The range map indicates that these sandpipers are migrants, on their way south after nesting further north. As we’ll be able to begin skiffing the river as early as we want to this coming year, an objective will be to keep a keen eye out for when these birds arrive on The Chignik.

Western Sandpiper Range Map: with permission from The Cornell Lab of Ornithology, Birds of the World

Western Sandpiper Calidris mauri
Order: Charadriiformes
Calidris: from Ancient Greek kalidris or skalidris, a term Aristotle used for some gray-colored shorebirds1
mauri: for the Italian botanist Ernesto Mauri

Status at Chignik Lake: Common on Chignik River gravel shorelines and bars for a few weeks in summer

David Narver, Birds of the Chignik River Drainage, summers 1960-63: Not Reported

Alaska Peninsula and Becharof National Wildlife Refuge Bird List, 2010:
Common in Spring & Fall; Uncommon in Summer; Not reported in Winter

Aniakchak National Monument and Preserve Bird List: Present

Click here for the: Table of Contents and Complete List of Birds of Chignik Lake

© Photographs, images and text by Jack Donachy unless otherwise noted.

1From the article “Calidris” in Wikipedia, which sites Jobling, James A (2010). The Helm Dictionary of Scientific Bird Names. London: Christopher Helm. p. 84. ISBN 978-1-4081-2501-4.

For a list of reference materials used in this project, see: Birds of Chignik Lake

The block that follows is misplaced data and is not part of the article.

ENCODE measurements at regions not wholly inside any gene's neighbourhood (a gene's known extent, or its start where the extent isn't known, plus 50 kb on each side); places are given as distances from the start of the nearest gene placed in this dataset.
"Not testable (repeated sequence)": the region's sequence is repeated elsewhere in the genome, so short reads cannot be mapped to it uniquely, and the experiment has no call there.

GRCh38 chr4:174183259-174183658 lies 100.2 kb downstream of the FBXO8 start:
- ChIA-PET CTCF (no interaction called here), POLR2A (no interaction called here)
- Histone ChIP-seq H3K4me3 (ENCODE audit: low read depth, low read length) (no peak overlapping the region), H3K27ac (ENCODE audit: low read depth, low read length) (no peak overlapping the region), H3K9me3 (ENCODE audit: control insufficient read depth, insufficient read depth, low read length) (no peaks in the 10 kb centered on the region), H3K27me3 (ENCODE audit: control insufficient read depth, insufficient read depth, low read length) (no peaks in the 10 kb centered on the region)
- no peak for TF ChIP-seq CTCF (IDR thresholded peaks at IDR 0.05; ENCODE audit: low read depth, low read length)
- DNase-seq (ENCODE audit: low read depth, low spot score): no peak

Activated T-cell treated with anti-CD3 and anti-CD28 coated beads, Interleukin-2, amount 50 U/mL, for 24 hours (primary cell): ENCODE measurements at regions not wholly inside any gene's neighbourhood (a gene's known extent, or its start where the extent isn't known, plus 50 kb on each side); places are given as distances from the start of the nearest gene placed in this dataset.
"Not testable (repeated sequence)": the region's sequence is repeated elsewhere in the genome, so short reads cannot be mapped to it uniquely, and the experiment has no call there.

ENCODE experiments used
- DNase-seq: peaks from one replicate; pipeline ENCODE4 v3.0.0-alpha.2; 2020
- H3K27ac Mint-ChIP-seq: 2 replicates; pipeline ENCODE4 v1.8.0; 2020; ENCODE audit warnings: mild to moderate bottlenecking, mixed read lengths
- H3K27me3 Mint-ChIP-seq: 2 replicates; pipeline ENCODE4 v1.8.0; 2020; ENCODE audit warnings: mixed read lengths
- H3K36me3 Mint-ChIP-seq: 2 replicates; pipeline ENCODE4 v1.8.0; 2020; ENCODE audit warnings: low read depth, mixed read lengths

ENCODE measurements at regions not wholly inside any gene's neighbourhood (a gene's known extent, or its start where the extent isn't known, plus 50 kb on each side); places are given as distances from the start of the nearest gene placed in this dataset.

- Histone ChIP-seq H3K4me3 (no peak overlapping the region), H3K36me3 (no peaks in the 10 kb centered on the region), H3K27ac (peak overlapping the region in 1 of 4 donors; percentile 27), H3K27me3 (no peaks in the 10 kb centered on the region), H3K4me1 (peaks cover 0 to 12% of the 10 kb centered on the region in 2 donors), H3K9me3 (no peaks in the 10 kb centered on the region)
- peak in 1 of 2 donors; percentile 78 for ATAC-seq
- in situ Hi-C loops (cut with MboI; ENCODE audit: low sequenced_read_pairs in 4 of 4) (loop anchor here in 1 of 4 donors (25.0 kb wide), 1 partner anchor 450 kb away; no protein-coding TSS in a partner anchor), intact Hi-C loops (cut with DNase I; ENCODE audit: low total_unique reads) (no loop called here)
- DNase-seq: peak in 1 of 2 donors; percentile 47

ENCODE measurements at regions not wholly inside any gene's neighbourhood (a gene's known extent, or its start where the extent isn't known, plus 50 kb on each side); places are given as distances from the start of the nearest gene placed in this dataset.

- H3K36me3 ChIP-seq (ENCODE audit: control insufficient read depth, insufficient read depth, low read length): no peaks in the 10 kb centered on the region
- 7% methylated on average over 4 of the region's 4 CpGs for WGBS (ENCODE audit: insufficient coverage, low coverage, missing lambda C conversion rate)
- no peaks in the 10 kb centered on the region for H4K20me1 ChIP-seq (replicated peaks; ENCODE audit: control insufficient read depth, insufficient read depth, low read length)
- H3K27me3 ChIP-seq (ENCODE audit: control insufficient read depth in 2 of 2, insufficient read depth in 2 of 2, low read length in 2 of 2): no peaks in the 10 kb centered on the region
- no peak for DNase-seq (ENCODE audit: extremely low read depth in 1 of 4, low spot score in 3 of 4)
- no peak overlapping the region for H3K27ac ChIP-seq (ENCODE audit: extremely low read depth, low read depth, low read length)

Birds of Chignik: Ruddy Turnstone – Birding, Boating & Procuring Fuel in the Alaska Bush

ruddy turnstone chignikThe Ruddy Turnstone’s harlequinesque plumage might seem impractical – until one finds them in a scene such as this, seamlessly blending in with an array of varicolored seaweeds. (Chignik Lagoon, July 27, 2020)

The village of Chignik Lake was out of gas. It happens from time to time, one of the generally minor inconveniences living in this remote community entails. All of our fuel, gasoline as well as diesel and propane, must be barged or boated upriver from The Bay or The Lagoon. When a handwritten cardboard sign on the village’s lone gasoline pump says “Out,” it’s out. There is nothing to do for it but pick a day when the weather is fair and a high tide makes the river navigable and make a fuel run. With gloriously long summer days upon us and all kinds of wildlife viewing, berry picking, fishing and general exploring beckoning, we needed gas for our hondas and the scow. And so on a favorable daytime tide, we packed the back of the scow with bright red plastic jerry cans and skiffed the six-miles downriver to Chignik Lagoon. And since you never know what you might see along the way, we brought along cameras as well.

It was just before high slack-water when we beached our boat at The Lagoon. Barbra and I carried the first of our jerry cans the short walk up a little slope where we were met at the gas pump by Jeremy. He turned on the pump for us, Barbra phoned our credit card information over to the village office, and after a few trips back and forth we had the tank on our boat as well as all the spare cans filled. No problem.

But you’ve got to keep an eye on the tide.